“At this point in my career, I wanted to be the sole owner of a business-to-business company – one that was expandable and had an already established model,” said Martin.
I’ve had several clients in the past few weeks mention they’ve thought about being an entrepreneur. But they don’t know if they have what it takes to be a business owner. I have found that many people say this. Owning your own business sounds glamorous. Working from home, having a flexible schedule, being a part of something you have grown and nurtured can sound so appealing. And, it’s a decision you don’t want to rush into. Several things I suggest to clients to help them think it through is:
1) Talk to other business owners about what’s it’s really like to have their own gig. What are the pros but also what are the cons. What don’t they enjoy about being an entrepreneur?
2) Read Small Business for Dummies. One of my clients Joanne in TN read it voraciously to help understand how to start her own business. And learned in the process that the topics they covered did not intimidate her, so she felt more comfortable.
And 3) Make your own list of pros and cons about running your own organization based on what you’ve learned. Have a friend or family member look through the list with you. Having an objective eye can help you see things you may have overlooked.
I hope this is helpful to you. Our next post is written by a franchise consulting firm. Owning a franchise is one great way to start your own business, with a little less risk and effort in some ways…
Hallie Crawford, Career Coach
I am excited to be featured in this article on wewomen.com regarding the top habits for career success. Keep in mind everyone, that these can vary according to your role, industry and company. I encourage you to think about specifically for what you do – what would make you most successful.
Use these tips as a starting point and narrow yours down for your job. Think about your daily recurring tasks, your schedule and your peak performance times, as well as your boss and your role within your organization.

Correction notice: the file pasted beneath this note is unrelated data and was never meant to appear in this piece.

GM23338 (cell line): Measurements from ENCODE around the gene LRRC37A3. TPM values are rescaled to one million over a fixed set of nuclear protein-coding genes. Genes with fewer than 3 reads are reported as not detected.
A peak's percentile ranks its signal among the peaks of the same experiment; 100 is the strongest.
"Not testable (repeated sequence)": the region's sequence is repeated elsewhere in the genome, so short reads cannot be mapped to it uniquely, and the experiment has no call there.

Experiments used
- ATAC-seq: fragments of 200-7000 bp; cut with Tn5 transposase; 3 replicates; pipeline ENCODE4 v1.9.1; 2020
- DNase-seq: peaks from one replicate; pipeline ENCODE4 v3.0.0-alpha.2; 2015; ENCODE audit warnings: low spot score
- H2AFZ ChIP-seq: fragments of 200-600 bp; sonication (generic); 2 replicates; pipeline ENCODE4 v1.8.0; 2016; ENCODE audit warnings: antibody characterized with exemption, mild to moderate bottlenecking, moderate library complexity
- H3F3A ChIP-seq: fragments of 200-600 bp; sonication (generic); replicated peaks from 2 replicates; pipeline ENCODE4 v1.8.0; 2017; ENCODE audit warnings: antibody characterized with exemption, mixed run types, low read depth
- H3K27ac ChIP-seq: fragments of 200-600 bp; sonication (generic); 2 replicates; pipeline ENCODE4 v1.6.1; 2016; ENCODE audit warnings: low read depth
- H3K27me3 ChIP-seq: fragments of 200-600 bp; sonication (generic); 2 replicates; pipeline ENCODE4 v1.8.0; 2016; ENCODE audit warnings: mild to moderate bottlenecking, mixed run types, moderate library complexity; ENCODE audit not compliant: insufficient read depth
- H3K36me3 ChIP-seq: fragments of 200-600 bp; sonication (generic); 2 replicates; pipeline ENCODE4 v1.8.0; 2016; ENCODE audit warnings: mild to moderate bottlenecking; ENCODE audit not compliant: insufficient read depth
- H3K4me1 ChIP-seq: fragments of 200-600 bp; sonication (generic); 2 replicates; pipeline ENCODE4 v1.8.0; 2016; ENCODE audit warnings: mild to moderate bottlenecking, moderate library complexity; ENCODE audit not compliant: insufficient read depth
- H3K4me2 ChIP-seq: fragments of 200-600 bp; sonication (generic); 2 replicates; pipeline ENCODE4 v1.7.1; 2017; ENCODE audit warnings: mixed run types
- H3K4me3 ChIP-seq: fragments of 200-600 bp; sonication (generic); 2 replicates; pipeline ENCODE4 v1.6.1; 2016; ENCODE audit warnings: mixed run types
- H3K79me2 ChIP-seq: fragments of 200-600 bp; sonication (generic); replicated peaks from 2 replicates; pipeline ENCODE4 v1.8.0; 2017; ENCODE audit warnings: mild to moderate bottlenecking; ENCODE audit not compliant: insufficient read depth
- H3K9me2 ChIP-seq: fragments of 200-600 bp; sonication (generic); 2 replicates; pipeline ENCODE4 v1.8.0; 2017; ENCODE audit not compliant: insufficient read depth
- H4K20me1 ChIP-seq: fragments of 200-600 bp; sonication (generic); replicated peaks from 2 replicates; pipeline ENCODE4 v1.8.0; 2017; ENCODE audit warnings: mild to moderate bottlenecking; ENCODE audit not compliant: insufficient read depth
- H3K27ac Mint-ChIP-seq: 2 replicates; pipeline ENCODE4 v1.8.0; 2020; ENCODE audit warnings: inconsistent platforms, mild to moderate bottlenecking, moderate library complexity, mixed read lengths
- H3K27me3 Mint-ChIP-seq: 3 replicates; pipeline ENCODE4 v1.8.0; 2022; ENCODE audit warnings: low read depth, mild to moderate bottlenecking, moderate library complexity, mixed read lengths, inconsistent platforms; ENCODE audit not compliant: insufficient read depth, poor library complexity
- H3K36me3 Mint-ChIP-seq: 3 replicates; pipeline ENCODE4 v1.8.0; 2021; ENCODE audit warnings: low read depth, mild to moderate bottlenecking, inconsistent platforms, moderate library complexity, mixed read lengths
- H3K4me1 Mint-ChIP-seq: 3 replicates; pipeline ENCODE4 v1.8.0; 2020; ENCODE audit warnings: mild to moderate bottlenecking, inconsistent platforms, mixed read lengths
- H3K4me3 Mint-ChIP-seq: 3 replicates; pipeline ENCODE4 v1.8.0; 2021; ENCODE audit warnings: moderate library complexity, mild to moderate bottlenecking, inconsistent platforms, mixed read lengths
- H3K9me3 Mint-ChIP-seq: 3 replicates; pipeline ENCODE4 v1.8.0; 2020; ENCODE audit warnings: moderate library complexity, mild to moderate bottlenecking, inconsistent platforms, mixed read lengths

Improving your current position is one way to move closer to your dream job. Sometimes we are closer than we think!
P.S. Are you in the ideal career for you? Find out if you’re in the right career with our Ideal Career Quiz.
Two things we wanted to point out:
1) Take a risk in the right direction: He talks about taking risks to pursue a dream, which we all know is required. We’ve heard it before. But he adds to this by talking about taking risk in the right direction. He was offered a job in Boston that he felt unqualified for (a risk). His other choice was to move to NY to pursue acting (another risk, but one that would move him further along towards his dream of being an actor in some ways.) Ask yourself-which risk is the right one? Which one will move me further towards my dream but not hang me out to dry and be too big of a risk? At the time he could figure out a way to live in NYC for a bit, he was young and single.
2) A simple thing to remember – don’t do what makes you happy, do what makes you great: I think along the way to pursuing a dream, including our dream job, there are things we’ll have to do to make it happen that don’t make us happy. But we have to do them in order to move forward. It’s the blood, sweat and tears part of achieving your goal that is almost always required – but worth it in the end.
P.S. Be sure to check out our LinkedIn Consulting Program where you can learn how to effectively leverage your LinkedIn account for your job search and ongoing professional development.
I was honored to be interviewed last week by Laura Raines, a reporter for the AJC. She mentioned a great resource I have come across and started to read more frequently. Check it out here, it’s Maria Supporta’s weekly email from the Atlanta Business Chronicle, specifically about careers.